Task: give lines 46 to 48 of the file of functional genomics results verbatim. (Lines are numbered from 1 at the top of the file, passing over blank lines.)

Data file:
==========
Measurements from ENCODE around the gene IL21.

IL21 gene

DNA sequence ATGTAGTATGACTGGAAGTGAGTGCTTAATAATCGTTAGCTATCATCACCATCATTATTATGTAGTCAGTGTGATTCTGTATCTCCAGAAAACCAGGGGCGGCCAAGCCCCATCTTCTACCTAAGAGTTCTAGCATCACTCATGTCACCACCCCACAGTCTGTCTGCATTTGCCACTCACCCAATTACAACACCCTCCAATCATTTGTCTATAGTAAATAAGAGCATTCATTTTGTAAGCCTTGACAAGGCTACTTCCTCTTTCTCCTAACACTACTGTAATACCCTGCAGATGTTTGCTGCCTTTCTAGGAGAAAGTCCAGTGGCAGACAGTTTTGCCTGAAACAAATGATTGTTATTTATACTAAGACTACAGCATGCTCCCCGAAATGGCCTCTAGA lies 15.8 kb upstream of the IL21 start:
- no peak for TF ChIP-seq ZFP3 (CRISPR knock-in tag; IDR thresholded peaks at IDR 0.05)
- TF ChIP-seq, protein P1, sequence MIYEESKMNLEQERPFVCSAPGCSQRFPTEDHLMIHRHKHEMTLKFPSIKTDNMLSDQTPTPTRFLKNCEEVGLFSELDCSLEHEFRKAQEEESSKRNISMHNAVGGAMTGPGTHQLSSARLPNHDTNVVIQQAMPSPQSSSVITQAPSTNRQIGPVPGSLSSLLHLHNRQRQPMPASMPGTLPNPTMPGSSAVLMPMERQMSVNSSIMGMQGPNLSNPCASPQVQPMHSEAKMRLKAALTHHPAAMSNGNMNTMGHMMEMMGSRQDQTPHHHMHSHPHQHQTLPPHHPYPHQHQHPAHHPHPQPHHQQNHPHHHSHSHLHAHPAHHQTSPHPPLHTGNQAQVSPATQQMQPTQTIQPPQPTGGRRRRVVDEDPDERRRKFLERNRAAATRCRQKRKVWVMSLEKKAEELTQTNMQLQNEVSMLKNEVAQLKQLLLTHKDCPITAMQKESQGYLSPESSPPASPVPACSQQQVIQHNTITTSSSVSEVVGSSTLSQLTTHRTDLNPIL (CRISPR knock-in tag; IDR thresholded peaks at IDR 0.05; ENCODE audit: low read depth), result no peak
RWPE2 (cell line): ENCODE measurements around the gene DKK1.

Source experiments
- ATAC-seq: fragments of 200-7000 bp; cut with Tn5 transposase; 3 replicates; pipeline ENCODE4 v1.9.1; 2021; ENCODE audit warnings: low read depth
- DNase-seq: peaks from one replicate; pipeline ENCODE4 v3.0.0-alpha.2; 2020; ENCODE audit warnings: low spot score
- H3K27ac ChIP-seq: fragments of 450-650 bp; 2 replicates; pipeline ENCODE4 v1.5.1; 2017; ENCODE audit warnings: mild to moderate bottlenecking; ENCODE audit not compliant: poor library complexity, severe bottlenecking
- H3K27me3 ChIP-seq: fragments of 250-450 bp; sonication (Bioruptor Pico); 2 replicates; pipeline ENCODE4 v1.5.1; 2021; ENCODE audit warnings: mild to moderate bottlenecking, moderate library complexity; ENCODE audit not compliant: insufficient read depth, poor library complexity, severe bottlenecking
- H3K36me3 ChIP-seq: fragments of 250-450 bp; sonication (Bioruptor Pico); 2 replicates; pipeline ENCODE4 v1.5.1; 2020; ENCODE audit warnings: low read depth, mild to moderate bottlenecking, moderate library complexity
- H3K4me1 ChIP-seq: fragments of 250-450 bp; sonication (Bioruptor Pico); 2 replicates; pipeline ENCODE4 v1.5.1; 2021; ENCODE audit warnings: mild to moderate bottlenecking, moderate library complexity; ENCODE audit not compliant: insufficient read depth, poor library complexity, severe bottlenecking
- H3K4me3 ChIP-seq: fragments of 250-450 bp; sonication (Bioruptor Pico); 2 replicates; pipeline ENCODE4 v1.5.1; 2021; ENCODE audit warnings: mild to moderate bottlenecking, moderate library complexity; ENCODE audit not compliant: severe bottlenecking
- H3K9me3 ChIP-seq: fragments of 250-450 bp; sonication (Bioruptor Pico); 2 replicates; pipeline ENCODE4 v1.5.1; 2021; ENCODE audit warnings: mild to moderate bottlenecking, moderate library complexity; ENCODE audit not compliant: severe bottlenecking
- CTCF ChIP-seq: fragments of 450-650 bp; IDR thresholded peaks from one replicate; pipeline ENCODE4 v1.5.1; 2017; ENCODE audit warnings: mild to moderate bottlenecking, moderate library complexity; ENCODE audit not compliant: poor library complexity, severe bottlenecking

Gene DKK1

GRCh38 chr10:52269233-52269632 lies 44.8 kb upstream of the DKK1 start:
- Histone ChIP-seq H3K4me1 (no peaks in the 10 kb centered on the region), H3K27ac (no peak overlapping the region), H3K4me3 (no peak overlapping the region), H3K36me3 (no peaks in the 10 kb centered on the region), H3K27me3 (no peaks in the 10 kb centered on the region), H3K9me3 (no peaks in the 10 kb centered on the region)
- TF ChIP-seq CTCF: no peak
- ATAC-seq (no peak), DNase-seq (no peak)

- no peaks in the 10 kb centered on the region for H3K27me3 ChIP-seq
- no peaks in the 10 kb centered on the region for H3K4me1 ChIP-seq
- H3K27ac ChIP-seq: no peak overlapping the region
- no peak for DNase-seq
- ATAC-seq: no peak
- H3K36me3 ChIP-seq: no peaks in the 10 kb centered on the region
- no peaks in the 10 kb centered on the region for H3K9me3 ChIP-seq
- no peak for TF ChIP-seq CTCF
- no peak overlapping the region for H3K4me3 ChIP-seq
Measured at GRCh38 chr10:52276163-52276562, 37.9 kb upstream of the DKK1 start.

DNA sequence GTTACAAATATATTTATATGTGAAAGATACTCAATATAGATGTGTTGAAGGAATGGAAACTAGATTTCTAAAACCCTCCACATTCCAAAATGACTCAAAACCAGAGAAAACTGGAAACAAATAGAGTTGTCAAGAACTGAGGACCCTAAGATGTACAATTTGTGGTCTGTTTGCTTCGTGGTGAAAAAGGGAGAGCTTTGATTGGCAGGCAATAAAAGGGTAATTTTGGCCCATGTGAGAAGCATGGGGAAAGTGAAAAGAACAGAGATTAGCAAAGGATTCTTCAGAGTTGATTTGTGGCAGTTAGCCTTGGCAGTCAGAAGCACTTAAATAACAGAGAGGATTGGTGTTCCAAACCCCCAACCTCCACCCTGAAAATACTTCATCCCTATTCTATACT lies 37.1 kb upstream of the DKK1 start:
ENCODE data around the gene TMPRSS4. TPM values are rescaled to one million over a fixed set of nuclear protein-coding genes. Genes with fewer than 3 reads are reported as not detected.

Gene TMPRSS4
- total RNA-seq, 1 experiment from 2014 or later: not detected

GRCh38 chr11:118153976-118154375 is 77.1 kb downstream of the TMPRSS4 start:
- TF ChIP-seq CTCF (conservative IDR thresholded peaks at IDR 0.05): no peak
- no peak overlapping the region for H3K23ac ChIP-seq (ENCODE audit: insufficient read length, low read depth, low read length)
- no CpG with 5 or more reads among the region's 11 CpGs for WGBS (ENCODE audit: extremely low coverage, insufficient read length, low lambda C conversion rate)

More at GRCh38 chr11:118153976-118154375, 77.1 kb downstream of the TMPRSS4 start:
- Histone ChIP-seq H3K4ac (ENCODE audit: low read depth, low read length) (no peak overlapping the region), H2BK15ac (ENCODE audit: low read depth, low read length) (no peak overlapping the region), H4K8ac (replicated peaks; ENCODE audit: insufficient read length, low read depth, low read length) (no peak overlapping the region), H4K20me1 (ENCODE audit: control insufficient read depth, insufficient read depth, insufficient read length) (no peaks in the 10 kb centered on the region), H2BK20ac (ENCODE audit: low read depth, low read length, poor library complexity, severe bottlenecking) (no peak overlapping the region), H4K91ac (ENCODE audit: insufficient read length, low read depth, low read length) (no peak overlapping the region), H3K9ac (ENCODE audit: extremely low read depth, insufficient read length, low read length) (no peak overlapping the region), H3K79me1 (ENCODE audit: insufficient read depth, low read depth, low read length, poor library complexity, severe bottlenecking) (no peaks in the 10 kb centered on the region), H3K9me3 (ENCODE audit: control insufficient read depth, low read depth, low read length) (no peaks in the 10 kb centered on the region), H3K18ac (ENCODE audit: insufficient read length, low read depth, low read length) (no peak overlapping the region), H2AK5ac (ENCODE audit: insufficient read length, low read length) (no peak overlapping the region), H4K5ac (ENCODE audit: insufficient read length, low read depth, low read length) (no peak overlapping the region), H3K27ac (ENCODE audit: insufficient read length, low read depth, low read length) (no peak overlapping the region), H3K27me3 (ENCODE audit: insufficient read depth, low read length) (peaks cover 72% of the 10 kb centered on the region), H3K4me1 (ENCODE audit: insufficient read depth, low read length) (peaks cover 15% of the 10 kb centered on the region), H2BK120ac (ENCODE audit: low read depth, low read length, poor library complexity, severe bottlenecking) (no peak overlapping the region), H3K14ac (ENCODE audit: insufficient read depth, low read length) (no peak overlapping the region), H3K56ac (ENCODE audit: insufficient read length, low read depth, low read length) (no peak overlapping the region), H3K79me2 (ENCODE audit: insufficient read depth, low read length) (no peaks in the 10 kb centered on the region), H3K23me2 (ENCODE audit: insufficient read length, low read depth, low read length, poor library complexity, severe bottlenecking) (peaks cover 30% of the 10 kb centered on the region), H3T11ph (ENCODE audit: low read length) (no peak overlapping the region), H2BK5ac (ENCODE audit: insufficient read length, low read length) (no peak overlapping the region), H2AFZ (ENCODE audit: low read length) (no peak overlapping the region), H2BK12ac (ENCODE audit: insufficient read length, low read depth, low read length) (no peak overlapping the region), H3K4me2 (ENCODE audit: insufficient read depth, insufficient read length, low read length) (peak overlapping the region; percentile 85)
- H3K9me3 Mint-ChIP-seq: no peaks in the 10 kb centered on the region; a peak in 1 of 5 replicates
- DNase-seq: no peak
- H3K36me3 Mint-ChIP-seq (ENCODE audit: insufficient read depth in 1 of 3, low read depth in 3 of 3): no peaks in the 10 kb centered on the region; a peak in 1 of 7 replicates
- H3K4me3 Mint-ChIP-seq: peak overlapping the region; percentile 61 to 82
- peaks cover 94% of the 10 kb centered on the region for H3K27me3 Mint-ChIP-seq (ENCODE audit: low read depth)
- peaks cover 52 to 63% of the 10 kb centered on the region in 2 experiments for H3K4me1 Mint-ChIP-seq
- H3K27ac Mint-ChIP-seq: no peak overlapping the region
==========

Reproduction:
- peaks cover 94% of the 10 kb centered on the region for H3K27me3 Mint-ChIP-seq (ENCODE audit: low read depth)
- peaks cover 52 to 63% of the 10 kb centered on the region in 2 experiments for H3K4me1 Mint-ChIP-seq
- H3K27ac Mint-ChIP-seq: no peak overlapping the region